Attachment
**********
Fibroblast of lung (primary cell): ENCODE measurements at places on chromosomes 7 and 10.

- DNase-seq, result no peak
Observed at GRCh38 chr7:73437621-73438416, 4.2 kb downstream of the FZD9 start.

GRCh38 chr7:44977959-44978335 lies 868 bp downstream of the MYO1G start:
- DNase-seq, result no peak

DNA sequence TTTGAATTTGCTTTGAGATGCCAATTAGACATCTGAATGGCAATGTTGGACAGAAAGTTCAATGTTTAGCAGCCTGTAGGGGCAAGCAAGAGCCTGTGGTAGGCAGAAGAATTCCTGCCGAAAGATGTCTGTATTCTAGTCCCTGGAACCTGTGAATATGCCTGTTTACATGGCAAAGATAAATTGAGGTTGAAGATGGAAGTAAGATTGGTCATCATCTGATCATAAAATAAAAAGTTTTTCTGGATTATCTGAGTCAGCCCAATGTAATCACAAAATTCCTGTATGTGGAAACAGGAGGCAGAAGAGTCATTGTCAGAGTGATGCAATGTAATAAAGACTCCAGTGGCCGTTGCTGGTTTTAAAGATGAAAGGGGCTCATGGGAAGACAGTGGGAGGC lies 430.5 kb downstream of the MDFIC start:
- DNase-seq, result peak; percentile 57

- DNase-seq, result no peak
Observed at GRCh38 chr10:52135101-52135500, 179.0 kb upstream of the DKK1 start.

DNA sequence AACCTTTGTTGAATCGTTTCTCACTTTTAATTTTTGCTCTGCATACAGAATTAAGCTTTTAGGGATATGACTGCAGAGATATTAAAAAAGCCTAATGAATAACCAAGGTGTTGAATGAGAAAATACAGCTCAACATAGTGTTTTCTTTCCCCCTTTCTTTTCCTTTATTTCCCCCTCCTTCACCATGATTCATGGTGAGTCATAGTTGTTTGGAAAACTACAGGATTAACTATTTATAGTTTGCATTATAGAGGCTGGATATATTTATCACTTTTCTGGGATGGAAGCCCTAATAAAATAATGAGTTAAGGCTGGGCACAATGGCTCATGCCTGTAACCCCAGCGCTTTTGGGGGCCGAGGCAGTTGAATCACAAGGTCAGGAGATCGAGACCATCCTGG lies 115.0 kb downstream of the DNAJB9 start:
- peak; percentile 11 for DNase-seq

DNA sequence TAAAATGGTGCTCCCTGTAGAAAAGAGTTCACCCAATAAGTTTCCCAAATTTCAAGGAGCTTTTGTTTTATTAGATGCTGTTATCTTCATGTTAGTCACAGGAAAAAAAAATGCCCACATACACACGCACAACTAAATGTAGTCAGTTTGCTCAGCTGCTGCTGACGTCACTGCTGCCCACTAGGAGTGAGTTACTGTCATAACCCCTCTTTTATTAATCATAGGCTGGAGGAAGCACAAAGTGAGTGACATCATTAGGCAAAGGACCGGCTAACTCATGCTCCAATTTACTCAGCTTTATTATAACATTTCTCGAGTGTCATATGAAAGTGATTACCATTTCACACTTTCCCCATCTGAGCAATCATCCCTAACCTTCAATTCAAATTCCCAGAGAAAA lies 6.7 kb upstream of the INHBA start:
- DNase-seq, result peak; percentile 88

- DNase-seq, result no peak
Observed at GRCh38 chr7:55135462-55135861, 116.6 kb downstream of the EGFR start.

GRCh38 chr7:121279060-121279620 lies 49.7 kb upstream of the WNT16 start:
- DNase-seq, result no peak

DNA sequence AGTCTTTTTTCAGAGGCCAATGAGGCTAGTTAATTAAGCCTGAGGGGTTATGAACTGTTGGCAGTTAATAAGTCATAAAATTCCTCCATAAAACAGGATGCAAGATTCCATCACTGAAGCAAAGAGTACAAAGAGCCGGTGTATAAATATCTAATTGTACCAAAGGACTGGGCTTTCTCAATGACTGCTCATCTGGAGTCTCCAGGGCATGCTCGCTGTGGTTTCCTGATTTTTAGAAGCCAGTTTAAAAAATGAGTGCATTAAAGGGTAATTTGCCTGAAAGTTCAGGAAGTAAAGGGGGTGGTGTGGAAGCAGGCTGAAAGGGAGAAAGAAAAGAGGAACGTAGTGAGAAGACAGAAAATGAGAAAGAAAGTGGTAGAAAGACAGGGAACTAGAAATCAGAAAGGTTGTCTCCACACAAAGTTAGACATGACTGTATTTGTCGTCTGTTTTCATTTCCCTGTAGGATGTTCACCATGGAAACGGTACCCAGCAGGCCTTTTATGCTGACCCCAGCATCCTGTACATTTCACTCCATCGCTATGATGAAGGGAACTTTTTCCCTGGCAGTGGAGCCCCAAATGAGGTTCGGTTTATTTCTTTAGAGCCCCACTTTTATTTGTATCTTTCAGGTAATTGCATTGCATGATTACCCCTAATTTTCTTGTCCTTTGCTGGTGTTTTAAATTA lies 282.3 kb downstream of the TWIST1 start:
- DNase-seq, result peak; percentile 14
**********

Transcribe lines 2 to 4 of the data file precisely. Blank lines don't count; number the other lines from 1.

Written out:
- DNase-seq, result no peak
Observed at GRCh38 chr7:73437621-73438416, 4.2 kb downstream of the FZD9 start.

GRCh38 chr7:44977959-44978335 lies 868 bp downstream of the MYO1G start: